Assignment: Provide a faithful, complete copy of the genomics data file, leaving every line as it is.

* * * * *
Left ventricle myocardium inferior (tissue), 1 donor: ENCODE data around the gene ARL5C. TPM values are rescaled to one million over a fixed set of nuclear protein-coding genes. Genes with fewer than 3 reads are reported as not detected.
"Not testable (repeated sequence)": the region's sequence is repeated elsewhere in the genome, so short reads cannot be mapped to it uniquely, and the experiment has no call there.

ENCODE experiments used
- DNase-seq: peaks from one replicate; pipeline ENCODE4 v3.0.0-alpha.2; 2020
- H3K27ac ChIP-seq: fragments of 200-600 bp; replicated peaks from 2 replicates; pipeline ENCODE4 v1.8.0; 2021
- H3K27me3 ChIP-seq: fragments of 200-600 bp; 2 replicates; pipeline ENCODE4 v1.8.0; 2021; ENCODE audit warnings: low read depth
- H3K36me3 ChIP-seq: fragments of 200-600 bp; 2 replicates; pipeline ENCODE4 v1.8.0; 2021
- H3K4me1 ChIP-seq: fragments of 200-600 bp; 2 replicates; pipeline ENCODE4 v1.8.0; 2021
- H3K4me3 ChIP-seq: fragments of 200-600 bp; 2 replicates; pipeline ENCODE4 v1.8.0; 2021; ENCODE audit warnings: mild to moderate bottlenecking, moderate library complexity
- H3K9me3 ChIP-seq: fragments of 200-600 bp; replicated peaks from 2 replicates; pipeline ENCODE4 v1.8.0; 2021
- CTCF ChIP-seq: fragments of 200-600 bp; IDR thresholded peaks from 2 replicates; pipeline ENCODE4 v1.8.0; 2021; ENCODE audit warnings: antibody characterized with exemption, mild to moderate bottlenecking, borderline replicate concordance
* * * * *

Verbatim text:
Left ventricle myocardium inferior (tissue), 1 donor: ENCODE data around the gene ARL5C. TPM values are rescaled to one million over a fixed set of nuclear protein-coding genes. Genes with fewer than 3 reads are reported as not detected.
"Not testable (repeated sequence)": the region's sequence is repeated elsewhere in the genome, so short reads cannot be mapped to it uniquely, and the experiment has no call there.

ENCODE experiments used
- DNase-seq: peaks from one replicate; pipeline ENCODE4 v3.0.0-alpha.2; 2020
- H3K27ac ChIP-seq: fragments of 200-600 bp; replicated peaks from 2 replicates; pipeline ENCODE4 v1.8.0; 2021
- H3K27me3 ChIP-seq: fragments of 200-600 bp; 2 replicates; pipeline ENCODE4 v1.8.0; 2021; ENCODE audit warnings: low read depth
- H3K36me3 ChIP-seq: fragments of 200-600 bp; 2 replicates; pipeline ENCODE4 v1.8.0; 2021
- H3K4me1 ChIP-seq: fragments of 200-600 bp; 2 replicates; pipeline ENCODE4 v1.8.0; 2021
- H3K4me3 ChIP-seq: fragments of 200-600 bp; 2 replicates; pipeline ENCODE4 v1.8.0; 2021; ENCODE audit warnings: mild to moderate bottlenecking, moderate library complexity
- H3K9me3 ChIP-seq: fragments of 200-600 bp; replicated peaks from 2 replicates; pipeline ENCODE4 v1.8.0; 2021
- CTCF ChIP-seq: fragments of 200-600 bp; IDR thresholded peaks from 2 replicates; pipeline ENCODE4 v1.8.0; 2021; ENCODE audit warnings: antibody characterized with exemption, mild to moderate bottlenecking, borderline replicate concordance